Immigrants’ Deportations, Local Crime, and Police Effectiveness
Despite popular belief, academic studies find little correlation between immigration and crime rates in the United States. Most find that immigrants are less likely to commit crimes and less likely to be incarcerated than similar native-born Americans, and even undocumented immigrants have lower conviction and arrest rates. There is evidence that immigration decreases local crime rates but no evidence that the presence of undocumented immigrants is associated with more crime. More recent research examines the impact of increased enforcement on local crime. For example, studies find that the E-Verify program, which allows employers to check the work-eligibility status of their employees, reduced the population of young males in Arizona and thus reduced the occurrence of property crime by changing Arizona's demographic composition. Overall, the literature finds a negative or null association between immigrants and crime.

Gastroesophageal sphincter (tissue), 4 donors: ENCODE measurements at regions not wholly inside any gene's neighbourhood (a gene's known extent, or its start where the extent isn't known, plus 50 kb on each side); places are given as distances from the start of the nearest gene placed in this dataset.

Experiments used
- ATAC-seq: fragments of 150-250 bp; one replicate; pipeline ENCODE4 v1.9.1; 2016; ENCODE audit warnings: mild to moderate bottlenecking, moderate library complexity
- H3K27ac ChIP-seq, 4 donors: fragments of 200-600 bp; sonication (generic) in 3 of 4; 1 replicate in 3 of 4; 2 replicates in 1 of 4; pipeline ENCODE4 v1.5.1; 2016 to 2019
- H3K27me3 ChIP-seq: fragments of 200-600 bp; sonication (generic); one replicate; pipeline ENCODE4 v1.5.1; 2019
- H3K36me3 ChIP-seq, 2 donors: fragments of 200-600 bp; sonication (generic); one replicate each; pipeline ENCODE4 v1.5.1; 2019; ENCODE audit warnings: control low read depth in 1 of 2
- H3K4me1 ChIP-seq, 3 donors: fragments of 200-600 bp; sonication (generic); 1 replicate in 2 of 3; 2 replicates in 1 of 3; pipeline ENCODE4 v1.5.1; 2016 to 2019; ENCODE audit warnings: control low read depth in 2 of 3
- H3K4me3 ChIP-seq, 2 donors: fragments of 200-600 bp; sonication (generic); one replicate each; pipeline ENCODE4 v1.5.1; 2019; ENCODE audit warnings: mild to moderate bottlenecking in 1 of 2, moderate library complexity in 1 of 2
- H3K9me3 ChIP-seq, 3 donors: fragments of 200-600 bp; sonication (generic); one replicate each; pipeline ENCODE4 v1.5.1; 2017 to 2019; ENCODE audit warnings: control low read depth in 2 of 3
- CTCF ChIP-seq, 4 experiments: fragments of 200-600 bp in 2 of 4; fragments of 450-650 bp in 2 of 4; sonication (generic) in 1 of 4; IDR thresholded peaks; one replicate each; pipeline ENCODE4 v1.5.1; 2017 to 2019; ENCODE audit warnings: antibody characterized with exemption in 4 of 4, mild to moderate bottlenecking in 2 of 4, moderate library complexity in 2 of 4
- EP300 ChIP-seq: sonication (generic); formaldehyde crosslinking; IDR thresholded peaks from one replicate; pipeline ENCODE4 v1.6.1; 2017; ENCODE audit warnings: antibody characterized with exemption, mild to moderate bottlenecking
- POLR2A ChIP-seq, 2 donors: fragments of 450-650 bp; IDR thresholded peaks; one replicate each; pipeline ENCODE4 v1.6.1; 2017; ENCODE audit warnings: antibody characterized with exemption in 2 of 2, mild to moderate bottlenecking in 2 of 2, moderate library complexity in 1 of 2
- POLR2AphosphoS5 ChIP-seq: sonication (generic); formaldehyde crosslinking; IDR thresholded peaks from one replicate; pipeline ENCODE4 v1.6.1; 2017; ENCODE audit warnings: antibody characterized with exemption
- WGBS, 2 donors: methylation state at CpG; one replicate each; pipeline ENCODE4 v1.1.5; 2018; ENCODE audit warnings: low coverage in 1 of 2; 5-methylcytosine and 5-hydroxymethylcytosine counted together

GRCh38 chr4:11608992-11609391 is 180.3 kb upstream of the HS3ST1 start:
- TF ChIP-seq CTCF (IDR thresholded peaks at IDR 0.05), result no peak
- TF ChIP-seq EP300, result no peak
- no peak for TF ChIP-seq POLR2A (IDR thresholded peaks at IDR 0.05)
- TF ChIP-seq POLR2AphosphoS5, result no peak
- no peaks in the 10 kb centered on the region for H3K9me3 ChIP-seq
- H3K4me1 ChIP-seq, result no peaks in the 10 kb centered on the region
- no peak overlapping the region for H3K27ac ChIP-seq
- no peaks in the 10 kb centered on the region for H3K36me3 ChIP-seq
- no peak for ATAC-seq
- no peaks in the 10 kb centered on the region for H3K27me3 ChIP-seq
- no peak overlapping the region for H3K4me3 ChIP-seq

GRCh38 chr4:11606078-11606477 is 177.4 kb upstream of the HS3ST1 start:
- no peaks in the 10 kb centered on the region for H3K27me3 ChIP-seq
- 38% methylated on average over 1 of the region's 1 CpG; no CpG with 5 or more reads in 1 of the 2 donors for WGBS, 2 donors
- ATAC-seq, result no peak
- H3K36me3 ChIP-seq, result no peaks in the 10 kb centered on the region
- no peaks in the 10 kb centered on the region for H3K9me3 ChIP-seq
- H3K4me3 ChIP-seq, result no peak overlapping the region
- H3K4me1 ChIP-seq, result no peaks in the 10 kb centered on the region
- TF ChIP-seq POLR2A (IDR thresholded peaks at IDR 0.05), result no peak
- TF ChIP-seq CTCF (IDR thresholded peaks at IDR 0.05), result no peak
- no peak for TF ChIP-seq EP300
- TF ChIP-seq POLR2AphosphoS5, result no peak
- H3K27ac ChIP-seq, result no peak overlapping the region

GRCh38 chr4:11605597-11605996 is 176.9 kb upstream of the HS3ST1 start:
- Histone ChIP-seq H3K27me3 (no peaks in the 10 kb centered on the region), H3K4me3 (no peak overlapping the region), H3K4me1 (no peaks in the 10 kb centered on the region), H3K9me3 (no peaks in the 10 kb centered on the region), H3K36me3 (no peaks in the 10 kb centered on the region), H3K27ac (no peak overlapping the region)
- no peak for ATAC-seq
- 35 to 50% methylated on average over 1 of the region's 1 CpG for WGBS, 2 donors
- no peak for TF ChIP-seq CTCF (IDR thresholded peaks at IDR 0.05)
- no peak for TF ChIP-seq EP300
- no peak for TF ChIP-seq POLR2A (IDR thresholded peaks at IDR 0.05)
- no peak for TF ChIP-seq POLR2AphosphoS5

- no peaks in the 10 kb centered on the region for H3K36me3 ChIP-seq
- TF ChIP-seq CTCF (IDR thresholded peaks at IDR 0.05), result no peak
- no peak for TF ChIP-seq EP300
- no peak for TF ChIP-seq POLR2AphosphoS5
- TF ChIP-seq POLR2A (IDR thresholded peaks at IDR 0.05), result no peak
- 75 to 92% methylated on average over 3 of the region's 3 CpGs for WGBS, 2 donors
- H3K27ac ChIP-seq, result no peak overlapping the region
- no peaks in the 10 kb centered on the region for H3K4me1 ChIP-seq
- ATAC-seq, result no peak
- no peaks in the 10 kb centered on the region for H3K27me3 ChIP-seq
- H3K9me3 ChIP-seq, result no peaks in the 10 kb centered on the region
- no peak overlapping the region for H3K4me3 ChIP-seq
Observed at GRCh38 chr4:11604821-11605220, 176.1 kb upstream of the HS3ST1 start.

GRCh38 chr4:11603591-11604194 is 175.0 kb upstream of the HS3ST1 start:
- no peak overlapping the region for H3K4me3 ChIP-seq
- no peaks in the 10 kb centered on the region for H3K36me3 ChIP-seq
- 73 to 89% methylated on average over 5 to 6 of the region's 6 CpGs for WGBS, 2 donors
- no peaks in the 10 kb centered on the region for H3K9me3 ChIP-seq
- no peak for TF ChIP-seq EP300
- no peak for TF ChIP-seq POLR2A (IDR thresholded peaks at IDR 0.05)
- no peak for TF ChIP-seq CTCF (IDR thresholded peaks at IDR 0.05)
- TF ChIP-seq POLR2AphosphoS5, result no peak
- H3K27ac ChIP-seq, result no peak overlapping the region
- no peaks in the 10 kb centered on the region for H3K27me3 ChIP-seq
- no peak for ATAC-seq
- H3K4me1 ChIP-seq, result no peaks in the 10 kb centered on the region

Hines, A. L., & Peri, G. (2020, January 8). Immigrants’ deportations, local crime, and police effectiveness. Retrieved from https://www.cato.org/publications/research-briefs-economic-policy/immigrants-deportations-local-crime-police